Keywords: Airports, Technology, Terminals, Landslide, Airside, Man-Machine Conflicts, Culture, Aviation, Metaphor, Surveillance, Boundary, Architecture, Engineering, LaGuardia, New York, Modernity, Planning, Airminded, Systems, Transfer, Rail, Language
PhD Student, Science and Technology Studies, Cornell University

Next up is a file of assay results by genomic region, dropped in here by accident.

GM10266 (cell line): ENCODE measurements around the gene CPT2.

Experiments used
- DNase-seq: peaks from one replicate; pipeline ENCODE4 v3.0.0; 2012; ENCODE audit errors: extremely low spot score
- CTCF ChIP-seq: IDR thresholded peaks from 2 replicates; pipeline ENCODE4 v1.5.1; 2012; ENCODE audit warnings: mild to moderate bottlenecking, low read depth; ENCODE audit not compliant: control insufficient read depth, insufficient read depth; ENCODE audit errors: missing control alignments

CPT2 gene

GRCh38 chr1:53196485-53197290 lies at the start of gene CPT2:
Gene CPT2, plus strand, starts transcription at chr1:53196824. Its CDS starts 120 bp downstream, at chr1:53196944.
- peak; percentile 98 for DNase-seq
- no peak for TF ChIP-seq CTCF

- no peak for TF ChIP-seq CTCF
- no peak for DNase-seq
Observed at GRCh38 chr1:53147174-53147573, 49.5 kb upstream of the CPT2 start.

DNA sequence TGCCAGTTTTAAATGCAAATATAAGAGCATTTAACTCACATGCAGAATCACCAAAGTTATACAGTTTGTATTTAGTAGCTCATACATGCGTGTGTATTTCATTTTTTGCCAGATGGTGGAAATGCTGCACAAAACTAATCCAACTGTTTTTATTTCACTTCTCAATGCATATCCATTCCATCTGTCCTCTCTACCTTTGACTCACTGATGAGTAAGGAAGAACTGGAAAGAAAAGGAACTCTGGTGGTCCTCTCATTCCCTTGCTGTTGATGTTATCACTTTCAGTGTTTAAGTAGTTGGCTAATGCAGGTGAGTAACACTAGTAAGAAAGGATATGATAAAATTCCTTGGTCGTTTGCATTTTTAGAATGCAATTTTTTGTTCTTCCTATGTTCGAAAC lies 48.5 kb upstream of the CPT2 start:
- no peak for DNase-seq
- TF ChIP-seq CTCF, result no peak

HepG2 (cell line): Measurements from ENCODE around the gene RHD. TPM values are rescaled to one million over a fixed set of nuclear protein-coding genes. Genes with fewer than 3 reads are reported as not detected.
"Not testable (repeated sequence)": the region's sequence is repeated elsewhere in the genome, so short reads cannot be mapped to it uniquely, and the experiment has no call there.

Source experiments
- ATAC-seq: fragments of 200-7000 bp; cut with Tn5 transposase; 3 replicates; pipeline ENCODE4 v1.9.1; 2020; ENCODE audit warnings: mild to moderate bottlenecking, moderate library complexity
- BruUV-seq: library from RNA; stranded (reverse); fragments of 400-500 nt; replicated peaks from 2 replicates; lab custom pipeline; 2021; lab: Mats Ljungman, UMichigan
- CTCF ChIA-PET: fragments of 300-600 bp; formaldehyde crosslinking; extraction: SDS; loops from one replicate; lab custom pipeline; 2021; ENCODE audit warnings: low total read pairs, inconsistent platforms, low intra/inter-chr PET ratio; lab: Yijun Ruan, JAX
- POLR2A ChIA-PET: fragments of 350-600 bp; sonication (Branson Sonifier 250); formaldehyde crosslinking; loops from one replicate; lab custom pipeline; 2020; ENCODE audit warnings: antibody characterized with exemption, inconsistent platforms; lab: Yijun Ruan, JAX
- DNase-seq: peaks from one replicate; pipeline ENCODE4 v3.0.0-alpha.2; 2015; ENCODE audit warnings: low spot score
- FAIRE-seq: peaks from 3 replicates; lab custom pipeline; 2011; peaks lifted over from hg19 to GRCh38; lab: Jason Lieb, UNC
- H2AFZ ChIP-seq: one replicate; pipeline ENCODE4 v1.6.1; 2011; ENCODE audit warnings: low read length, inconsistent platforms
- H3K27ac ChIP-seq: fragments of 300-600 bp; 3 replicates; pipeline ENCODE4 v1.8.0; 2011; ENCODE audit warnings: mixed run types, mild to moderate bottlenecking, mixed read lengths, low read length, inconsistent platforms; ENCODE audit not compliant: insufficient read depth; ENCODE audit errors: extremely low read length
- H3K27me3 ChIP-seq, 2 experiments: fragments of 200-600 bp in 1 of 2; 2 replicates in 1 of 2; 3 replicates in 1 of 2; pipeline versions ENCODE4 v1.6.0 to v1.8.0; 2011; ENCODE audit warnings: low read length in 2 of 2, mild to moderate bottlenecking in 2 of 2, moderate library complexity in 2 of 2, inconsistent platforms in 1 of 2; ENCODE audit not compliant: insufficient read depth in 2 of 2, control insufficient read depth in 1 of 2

Within the academic field he is currently conducting research in international technology transfer and airports, as a 2005-2008 Fulbright Scholar. He is currently writing on cultural history and sociology of technology, in topics such as airport engineering, structures and materials, and architectural acoustics. His previous teaching career included appointments with the three foremost private universities in Mexico. In 2005 he was named Director of the International Conference and Certificate program «Tecnoconstrucciones Futuras» in Univerisdad Iberoamericana, Mexico City. He has recently lectured in more than twenty-five prestigious institutes and universities in four continents, mostly addressing on his recent professional work, his research and other key emerging technological issues such as global energy and sustainability. He was appointed in 2006 as a member in the board of advisors in the TC Chan Center for BS and Energy Studies (Tsinghua University Beijing and University of Pennsylvania) Currently, he leads VMA S.C. (A High Technology Design Firm) and VMTransfer S.A. de C.V. (An Airport Design Company) in Mexico City and Monterrey. VMA was established in 1997, and it has developed an array of projects in genres such as office and residential, urban master planning, hotel resorts, entertainment facilities, public and commercial developments. VMA is currently designing more than 500,000 sqf. office and hospitality buildings in Mexico City. As a philosophy, his office applies innovative technological applications within the construction process and logistics, as well new environmental applications to efficient energy consumption. Among the awards received in recent years, highlights the first place in the International Competition for the new Monterrey International Airport Terminal B in Mexico (currently under construction), the second place in the International Competition for the Guadalajara Library 2005, the third place in the International Competition for the new Mexico City Airport in 2004, honorary mentions in the National Steel Prize Mexico 2003 as well as the Otis International Competition 1997, and the Gold Medal in the National Prize of Architecture Pani 1993 in Mexico. His previous professional background includes positions with Moshe Safdie and Associates in Boston, GICSA International and more recently as an Associate Partner in SCAPE.